Development of instinctive behavior in natural conditions, Spontaneous...

Development of instinctive behavior in natural conditions

Simple search behavior - key incentives - the closing act ", which is commonly used to describe behavior, in pure form is observed only when performing relatively simple behavioral acts. As such a simple behavioral act can give an example of hygienic behavior of a cat. The search stage of this behavioral act begins to develop at a time when the cat needs to urinate or excrement, and is that the animal is sent to look for a site with enough loose soil to dig a hole in it. In natural conditions, such a place can be located at some distance from the location of the cat at the moment, the soil can be very different, and the preliminary experience of the cat has great significance in the search. When the necessary place, playing the role of a key stimulus, is found, the final act enters into force, in the form of a fixed set of actions. A cat digs a hole, urinates or defecates and then digs it. In natural conditions, this action is directed to not leaving a specific odor.

However, in the conditions of an apartment, cats often perform the instillation procedure in a cuvette devoid of any substrate, or generally on the bare tiled floor. Similar meaningless of this behavioral act just shows the rigid instinctual conditionality of a fixed set of actions, which is its final act.

Such simple acts of behavior from the general behavioral repertoire of the animal can be isolated quite rarely. More often than not, every act of behavior that develops according to the classical scheme turns out to be included in a more complex system. For example, in some cases, the search behavior leads not to a final act, but to a combination of stimuli that stimulates the next phase of search behavior. So, in our example with a flycatcher, after creating a pair in birds, the final act in the form of mating is preceded by a period of courtship. After mating, the next stage of exploratory behavior begins - building a nest, then laying eggs, incubating, rearing chicks, etc. To determine such forms of multi-stage exploratory behavior, the student of Tinbergen, Berends introduced the notion hierarchy of search behavior. "

So, as already mentioned, a complex instinctive act can be represented in the form of a whole chain of simpler behavioral acts, consisting of the search stage and the final act. It is interesting that if such a chain is interrupted, then the further development of behavior depends on which stage of the instinctive act, search or completion, this break occurred. In order to clarify this point, let us turn to the textbook experiments of the French entomologist Fabre, carried out with single wasps by the specs (Figure 5.3).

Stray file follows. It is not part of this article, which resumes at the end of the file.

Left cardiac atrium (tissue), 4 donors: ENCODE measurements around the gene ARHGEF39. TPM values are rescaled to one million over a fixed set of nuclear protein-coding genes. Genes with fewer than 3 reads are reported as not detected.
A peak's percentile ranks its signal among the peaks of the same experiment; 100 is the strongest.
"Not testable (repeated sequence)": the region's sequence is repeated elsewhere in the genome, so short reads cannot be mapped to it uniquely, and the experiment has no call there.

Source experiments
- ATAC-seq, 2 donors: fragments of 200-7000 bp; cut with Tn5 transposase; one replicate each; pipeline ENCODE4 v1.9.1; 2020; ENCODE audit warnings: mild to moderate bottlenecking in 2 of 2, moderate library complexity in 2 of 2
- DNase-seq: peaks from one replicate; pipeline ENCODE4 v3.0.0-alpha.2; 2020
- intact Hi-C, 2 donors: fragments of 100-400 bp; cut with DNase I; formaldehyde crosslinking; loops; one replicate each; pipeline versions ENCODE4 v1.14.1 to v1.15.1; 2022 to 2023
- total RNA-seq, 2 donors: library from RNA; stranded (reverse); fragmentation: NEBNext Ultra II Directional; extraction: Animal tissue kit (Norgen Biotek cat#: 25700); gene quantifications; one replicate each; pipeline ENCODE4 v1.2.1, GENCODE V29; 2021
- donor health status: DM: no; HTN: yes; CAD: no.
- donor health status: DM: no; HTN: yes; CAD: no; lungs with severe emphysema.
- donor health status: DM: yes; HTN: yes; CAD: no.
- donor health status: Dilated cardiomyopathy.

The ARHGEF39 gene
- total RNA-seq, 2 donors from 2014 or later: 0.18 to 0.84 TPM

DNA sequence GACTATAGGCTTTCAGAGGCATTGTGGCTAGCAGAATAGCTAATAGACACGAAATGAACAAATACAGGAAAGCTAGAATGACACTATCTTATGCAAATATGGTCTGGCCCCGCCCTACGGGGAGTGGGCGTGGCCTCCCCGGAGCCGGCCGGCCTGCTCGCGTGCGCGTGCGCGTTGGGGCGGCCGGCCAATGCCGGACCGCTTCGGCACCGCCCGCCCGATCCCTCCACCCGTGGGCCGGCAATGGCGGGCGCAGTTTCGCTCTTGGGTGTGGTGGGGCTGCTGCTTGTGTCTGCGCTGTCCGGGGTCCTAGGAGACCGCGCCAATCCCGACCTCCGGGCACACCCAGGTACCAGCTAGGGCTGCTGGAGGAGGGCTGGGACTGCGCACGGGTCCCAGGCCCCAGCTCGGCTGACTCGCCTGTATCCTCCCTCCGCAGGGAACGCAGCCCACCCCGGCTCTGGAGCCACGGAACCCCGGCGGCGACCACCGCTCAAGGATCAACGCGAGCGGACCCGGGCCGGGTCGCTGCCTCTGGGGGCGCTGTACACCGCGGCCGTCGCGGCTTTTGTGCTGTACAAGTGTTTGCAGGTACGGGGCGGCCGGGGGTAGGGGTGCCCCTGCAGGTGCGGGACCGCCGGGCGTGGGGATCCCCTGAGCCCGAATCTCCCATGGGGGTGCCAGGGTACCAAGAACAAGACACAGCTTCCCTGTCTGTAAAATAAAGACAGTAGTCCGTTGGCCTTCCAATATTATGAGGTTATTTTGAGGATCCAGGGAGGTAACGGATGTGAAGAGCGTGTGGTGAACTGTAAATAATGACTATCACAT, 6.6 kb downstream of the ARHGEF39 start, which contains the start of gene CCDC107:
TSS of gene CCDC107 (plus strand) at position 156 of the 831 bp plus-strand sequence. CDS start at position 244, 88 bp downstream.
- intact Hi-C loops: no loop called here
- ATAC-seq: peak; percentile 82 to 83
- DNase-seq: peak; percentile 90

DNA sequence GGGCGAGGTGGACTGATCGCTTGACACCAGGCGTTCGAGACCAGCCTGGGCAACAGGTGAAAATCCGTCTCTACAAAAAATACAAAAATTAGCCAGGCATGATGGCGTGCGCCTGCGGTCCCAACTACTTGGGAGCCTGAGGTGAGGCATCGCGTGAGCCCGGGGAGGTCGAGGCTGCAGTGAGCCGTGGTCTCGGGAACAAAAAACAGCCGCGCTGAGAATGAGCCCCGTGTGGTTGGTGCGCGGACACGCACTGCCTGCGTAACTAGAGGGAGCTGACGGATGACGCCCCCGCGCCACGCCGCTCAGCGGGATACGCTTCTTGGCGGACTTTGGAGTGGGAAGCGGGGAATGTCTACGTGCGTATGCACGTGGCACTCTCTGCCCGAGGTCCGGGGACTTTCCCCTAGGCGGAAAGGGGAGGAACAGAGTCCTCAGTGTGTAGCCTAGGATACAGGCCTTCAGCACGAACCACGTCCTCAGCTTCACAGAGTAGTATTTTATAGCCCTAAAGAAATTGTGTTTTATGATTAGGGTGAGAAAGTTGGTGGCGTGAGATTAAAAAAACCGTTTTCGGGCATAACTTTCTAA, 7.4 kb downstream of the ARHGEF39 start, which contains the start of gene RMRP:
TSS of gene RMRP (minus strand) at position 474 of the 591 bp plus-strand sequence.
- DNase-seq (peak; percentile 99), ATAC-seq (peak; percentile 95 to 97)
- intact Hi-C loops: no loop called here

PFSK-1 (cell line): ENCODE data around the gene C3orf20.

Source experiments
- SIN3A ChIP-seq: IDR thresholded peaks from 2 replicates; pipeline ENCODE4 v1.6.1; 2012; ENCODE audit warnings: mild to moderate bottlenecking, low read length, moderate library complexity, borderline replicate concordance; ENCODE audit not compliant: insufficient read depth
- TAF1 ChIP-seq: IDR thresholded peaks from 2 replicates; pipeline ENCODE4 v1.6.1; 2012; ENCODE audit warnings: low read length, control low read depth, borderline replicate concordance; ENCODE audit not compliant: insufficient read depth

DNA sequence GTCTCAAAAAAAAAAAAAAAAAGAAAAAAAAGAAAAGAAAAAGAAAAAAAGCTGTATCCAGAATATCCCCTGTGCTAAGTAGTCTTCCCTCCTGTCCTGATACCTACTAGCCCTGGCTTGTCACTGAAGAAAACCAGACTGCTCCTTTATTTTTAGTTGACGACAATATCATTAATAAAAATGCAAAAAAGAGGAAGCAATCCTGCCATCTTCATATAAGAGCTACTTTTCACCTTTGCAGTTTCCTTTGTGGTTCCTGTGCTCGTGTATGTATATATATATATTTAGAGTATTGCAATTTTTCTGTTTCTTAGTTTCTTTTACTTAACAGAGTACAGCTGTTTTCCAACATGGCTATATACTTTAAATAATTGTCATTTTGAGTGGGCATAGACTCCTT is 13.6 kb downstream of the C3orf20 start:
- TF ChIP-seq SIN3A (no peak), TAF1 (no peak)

Females of these digging wasps lay eggs in the abdominal cavity of crickets of a certain type. During the entire period of growth and development, the larva of the sphese feeds on such a paralyzed but alive cricket that preserves the nutritional qualities necessary for development, starting to eat it from the least vital organs. Fabre, with astonishment, describes the accuracy with which the wasp finds the ganglions of crickets, as if it is familiar with the anatomy of insects. Somewhat later, it was shown that the guide for the puncture is a pattern on the back of the insect.

The wasps, dragging a paralyzed victim to the mink

Fig. 5.3. The wasps, dragging a paralyzed victim to the burrow

The behavior of the wasp develops in a completely definite pattern, consisting of a chain of sequential actions:

1) the wasp digs out the mink;

2) sent in search of cricket;

3) Finding a cricket of the desired species, the wasp paralyzes it, piercing three ganglia with a sting;

4) a paralyzed cricket of a wasp remains at the entrance to the burrow and descends into it;

5) gets out of the mink and drags cricket there;

6) in the burrow the wasp puts the egg into the abdominal cavity of the cricket;

7) zamorovyvaet the ground entrance to the mink.